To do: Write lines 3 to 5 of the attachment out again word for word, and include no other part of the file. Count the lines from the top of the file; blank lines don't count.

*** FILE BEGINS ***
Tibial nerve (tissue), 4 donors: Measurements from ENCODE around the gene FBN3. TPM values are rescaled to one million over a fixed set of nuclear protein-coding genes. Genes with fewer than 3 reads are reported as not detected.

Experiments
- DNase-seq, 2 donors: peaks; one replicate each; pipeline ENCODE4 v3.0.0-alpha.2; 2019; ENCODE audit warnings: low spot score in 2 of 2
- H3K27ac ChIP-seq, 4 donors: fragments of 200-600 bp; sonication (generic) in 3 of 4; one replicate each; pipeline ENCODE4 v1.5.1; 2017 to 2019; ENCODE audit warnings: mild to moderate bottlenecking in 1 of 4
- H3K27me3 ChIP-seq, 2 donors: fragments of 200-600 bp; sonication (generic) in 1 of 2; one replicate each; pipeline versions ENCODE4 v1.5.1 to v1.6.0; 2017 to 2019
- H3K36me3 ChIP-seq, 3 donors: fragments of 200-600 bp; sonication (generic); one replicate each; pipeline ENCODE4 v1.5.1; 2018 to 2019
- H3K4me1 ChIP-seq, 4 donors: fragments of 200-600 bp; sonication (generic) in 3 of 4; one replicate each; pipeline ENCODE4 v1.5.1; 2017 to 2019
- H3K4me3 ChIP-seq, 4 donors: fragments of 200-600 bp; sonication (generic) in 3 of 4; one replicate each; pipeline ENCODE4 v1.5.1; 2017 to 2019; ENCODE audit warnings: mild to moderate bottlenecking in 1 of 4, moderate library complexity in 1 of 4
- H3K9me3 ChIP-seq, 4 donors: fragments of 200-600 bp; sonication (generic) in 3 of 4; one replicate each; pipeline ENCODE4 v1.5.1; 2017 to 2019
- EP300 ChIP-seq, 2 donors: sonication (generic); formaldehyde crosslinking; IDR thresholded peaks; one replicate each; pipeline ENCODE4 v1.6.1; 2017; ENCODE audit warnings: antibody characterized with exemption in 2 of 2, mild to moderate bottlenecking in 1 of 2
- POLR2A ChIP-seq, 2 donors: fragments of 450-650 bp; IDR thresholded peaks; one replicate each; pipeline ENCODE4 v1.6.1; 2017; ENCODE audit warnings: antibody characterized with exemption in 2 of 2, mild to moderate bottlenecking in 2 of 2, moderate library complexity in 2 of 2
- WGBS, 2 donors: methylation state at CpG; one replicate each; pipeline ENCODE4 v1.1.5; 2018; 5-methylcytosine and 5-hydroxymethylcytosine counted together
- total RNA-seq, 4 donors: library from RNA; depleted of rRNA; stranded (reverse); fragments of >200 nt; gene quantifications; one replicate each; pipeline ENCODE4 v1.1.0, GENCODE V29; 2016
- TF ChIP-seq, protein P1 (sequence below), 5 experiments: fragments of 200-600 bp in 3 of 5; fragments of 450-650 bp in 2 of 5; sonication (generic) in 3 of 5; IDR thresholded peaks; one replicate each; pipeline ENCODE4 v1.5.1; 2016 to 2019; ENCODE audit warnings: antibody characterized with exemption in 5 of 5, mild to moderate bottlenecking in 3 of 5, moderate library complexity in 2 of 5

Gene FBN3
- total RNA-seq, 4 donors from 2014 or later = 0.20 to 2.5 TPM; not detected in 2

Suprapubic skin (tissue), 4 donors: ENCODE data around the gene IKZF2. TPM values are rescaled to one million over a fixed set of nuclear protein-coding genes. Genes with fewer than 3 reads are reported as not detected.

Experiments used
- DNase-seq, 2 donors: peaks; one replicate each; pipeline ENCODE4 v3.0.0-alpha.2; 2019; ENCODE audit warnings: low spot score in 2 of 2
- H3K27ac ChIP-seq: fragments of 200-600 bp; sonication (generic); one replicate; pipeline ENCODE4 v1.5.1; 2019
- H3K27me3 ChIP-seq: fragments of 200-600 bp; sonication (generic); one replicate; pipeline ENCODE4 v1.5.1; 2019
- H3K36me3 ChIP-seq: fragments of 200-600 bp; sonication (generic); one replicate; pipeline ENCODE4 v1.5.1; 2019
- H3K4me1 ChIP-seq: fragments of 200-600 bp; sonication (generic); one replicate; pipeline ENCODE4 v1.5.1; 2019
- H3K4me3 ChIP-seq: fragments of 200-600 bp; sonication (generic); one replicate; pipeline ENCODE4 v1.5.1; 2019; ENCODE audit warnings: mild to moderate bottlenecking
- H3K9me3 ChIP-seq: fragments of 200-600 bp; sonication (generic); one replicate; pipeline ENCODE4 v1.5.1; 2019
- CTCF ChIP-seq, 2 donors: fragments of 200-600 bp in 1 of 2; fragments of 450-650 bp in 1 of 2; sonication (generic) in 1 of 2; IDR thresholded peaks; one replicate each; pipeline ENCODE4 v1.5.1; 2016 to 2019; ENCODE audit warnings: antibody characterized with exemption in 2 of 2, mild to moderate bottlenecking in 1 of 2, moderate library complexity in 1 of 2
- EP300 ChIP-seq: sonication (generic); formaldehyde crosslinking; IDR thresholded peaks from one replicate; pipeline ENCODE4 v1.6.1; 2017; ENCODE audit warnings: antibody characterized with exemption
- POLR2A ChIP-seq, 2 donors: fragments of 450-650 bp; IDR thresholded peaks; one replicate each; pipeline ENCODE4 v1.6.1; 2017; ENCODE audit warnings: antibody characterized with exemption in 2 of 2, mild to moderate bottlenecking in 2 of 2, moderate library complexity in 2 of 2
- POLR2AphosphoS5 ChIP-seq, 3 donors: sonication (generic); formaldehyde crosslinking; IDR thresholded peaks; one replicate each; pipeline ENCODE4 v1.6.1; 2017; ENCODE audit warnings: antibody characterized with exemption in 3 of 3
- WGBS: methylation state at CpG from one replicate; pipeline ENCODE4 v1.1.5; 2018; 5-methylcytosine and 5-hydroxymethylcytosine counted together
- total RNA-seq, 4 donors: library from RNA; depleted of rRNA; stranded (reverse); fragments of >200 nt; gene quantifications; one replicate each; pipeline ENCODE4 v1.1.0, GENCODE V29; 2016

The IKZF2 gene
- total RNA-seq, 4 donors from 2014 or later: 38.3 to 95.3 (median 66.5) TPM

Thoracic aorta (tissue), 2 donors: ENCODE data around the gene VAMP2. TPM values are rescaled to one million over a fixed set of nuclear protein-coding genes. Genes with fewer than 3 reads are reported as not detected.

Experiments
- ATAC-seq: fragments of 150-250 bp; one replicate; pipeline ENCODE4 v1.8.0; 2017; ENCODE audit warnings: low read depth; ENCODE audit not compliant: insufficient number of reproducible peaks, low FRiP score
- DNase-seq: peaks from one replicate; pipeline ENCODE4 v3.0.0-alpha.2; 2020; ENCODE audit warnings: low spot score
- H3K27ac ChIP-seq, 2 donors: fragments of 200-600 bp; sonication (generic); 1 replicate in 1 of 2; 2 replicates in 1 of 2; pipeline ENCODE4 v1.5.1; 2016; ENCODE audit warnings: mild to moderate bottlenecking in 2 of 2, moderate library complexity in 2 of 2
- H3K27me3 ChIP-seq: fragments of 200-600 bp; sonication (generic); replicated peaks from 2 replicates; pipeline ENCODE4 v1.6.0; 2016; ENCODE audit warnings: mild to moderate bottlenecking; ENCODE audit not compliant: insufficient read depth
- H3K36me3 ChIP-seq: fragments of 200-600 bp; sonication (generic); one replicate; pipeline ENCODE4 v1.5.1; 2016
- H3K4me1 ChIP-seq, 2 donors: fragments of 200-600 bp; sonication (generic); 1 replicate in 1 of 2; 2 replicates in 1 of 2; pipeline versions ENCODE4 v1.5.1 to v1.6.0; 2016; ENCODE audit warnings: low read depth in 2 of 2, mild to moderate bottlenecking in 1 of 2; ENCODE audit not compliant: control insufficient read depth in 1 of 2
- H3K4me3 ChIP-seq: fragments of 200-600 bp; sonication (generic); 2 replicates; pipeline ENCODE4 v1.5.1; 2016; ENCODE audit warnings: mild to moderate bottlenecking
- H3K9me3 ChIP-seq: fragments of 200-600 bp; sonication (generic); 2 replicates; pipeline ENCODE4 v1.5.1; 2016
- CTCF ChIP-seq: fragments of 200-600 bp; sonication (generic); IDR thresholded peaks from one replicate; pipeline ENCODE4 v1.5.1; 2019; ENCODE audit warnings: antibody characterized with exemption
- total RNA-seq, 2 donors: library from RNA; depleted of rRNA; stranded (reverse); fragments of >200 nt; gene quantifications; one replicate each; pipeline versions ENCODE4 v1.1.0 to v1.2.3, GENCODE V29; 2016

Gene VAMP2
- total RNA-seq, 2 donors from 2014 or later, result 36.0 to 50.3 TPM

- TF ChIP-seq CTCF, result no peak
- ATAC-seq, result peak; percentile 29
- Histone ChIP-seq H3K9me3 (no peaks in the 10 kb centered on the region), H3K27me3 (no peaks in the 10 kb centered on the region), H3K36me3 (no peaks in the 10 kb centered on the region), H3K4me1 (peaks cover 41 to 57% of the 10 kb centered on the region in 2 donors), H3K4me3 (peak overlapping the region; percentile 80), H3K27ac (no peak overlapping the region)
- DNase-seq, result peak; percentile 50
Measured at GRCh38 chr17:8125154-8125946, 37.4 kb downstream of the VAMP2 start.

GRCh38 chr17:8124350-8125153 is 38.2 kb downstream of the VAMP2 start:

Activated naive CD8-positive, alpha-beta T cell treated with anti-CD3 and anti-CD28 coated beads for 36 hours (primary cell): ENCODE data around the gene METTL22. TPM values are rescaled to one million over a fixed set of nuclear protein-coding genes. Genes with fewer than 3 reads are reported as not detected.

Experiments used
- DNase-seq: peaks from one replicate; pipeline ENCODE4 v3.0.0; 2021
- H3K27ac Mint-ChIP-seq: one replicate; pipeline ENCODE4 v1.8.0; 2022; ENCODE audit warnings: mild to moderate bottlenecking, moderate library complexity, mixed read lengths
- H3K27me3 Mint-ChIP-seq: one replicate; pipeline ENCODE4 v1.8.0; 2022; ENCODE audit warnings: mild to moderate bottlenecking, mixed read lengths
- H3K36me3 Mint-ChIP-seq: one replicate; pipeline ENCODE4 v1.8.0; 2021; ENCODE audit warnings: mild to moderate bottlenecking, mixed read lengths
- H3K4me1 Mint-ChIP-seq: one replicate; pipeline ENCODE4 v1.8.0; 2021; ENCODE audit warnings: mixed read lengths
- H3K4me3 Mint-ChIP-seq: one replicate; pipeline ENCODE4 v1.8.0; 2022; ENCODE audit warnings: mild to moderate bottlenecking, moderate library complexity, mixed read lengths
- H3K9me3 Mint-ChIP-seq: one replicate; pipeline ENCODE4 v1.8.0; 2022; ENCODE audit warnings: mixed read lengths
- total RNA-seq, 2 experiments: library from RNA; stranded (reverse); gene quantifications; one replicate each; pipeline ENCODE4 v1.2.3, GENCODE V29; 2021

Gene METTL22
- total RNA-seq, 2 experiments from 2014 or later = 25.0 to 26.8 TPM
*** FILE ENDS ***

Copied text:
- DNase-seq, 2 donors: peaks; one replicate each; pipeline ENCODE4 v3.0.0-alpha.2; 2019; ENCODE audit warnings: low spot score in 2 of 2
- H3K27ac ChIP-seq, 4 donors: fragments of 200-600 bp; sonication (generic) in 3 of 4; one replicate each; pipeline ENCODE4 v1.5.1; 2017 to 2019; ENCODE audit warnings: mild to moderate bottlenecking in 1 of 4
- H3K27me3 ChIP-seq, 2 donors: fragments of 200-600 bp; sonication (generic) in 1 of 2; one replicate each; pipeline versions ENCODE4 v1.5.1 to v1.6.0; 2017 to 2019